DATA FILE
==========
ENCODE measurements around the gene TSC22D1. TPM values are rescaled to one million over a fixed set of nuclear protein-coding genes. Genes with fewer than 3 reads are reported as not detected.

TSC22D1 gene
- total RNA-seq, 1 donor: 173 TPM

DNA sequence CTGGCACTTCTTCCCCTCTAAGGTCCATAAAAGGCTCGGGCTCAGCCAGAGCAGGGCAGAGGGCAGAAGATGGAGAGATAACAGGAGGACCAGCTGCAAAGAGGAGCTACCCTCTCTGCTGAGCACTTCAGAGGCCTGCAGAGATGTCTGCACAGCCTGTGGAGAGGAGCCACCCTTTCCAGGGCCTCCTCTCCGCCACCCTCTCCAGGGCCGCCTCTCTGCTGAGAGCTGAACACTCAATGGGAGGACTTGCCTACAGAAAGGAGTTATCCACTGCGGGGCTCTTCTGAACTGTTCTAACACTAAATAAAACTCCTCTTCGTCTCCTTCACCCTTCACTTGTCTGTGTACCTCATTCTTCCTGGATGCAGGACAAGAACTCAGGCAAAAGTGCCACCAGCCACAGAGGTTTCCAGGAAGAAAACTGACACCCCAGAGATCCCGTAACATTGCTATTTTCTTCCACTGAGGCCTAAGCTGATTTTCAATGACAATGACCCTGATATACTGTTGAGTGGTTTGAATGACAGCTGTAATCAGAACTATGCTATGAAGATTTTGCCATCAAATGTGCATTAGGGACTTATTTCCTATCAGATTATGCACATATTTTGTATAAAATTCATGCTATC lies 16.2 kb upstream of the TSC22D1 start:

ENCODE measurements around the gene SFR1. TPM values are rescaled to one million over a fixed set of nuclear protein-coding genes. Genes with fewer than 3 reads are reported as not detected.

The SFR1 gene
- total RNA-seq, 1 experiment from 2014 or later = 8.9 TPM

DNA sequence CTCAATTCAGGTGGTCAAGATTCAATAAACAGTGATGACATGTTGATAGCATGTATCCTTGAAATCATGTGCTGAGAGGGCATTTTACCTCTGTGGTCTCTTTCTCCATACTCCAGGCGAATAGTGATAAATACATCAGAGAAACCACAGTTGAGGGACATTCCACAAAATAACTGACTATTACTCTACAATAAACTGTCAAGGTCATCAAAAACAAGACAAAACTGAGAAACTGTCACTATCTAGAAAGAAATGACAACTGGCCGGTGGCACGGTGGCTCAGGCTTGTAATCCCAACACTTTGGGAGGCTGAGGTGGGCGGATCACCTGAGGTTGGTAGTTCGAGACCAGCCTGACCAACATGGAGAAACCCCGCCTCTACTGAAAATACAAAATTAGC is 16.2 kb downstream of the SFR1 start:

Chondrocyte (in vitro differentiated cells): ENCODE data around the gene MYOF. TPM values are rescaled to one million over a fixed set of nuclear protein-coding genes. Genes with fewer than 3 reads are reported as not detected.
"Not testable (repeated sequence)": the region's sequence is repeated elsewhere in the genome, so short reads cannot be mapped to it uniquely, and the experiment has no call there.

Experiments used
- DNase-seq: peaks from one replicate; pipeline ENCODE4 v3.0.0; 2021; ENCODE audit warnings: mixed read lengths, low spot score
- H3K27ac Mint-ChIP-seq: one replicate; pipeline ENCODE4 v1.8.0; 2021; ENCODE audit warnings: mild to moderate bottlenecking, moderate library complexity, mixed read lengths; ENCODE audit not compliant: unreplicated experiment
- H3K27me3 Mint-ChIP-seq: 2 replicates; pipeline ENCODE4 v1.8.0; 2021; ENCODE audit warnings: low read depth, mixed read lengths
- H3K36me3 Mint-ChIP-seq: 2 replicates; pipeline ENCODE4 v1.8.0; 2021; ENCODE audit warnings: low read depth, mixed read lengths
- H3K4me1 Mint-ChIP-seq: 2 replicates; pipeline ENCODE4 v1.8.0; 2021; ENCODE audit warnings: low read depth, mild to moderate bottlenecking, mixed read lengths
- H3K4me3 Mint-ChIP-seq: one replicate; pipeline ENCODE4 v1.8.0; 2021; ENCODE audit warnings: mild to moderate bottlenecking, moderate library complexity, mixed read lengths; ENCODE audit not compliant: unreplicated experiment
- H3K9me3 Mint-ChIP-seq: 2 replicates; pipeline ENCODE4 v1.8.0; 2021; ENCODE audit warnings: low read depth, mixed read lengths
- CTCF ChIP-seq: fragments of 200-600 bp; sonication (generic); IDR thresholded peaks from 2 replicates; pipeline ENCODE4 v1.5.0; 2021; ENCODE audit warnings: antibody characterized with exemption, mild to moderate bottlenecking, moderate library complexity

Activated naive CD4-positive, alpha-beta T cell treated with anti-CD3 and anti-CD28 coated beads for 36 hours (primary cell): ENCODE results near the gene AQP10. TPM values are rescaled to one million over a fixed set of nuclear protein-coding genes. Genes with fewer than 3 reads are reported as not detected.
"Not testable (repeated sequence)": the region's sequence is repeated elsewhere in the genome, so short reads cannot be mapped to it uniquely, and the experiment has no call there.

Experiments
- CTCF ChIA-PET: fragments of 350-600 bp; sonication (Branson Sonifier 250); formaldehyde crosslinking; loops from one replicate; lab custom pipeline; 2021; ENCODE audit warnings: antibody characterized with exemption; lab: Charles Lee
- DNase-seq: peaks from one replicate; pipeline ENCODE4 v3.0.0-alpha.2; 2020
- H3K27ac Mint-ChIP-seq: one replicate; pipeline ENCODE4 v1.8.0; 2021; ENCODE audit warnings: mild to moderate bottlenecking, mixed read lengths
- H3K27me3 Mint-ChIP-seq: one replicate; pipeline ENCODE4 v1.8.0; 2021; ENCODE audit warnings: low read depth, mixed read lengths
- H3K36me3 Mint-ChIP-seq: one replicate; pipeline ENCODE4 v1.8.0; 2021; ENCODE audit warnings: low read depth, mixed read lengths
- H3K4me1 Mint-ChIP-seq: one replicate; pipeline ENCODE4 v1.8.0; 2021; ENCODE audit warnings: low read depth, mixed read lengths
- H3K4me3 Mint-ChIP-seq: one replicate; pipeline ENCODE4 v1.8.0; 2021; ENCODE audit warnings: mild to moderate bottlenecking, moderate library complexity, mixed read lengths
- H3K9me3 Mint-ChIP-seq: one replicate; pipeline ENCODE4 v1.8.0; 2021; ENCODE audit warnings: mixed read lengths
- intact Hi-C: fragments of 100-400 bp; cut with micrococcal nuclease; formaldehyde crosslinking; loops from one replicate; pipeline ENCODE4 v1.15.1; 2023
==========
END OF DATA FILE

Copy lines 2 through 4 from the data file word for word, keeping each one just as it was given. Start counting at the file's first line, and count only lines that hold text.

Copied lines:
TSC22D1 gene
- total RNA-seq, 1 donor: 173 TPM

DNA sequence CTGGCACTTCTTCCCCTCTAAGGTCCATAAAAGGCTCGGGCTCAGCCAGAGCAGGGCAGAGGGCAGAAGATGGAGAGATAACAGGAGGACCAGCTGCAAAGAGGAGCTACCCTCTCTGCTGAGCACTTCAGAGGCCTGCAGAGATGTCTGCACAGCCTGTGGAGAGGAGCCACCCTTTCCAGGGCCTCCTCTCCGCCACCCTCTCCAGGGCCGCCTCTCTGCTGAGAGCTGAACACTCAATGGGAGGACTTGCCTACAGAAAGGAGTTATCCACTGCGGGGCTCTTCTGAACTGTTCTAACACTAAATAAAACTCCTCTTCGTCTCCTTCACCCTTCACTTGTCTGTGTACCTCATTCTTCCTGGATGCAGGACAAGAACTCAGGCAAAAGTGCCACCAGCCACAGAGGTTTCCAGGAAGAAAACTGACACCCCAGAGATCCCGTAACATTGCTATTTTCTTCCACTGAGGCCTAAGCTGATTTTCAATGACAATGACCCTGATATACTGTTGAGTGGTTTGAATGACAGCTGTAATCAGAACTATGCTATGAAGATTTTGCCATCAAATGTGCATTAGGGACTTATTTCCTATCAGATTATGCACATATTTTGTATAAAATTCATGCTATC lies 16.2 kb upstream of the TSC22D1 start: